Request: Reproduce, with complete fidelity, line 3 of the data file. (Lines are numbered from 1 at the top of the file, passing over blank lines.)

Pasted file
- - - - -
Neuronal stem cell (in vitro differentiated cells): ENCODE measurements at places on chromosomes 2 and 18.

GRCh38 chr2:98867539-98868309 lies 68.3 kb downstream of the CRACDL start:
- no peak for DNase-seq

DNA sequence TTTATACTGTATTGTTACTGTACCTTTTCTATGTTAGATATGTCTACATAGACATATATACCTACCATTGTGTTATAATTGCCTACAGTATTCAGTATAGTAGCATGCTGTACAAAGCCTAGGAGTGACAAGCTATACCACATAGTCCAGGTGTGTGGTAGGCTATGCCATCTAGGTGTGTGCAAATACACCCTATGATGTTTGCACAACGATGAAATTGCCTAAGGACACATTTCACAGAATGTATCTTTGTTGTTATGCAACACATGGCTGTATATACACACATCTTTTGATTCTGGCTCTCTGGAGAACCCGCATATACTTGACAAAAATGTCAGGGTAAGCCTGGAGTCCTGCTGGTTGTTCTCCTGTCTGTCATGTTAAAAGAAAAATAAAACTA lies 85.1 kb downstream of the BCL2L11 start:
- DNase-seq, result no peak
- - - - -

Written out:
- no peak for DNase-seq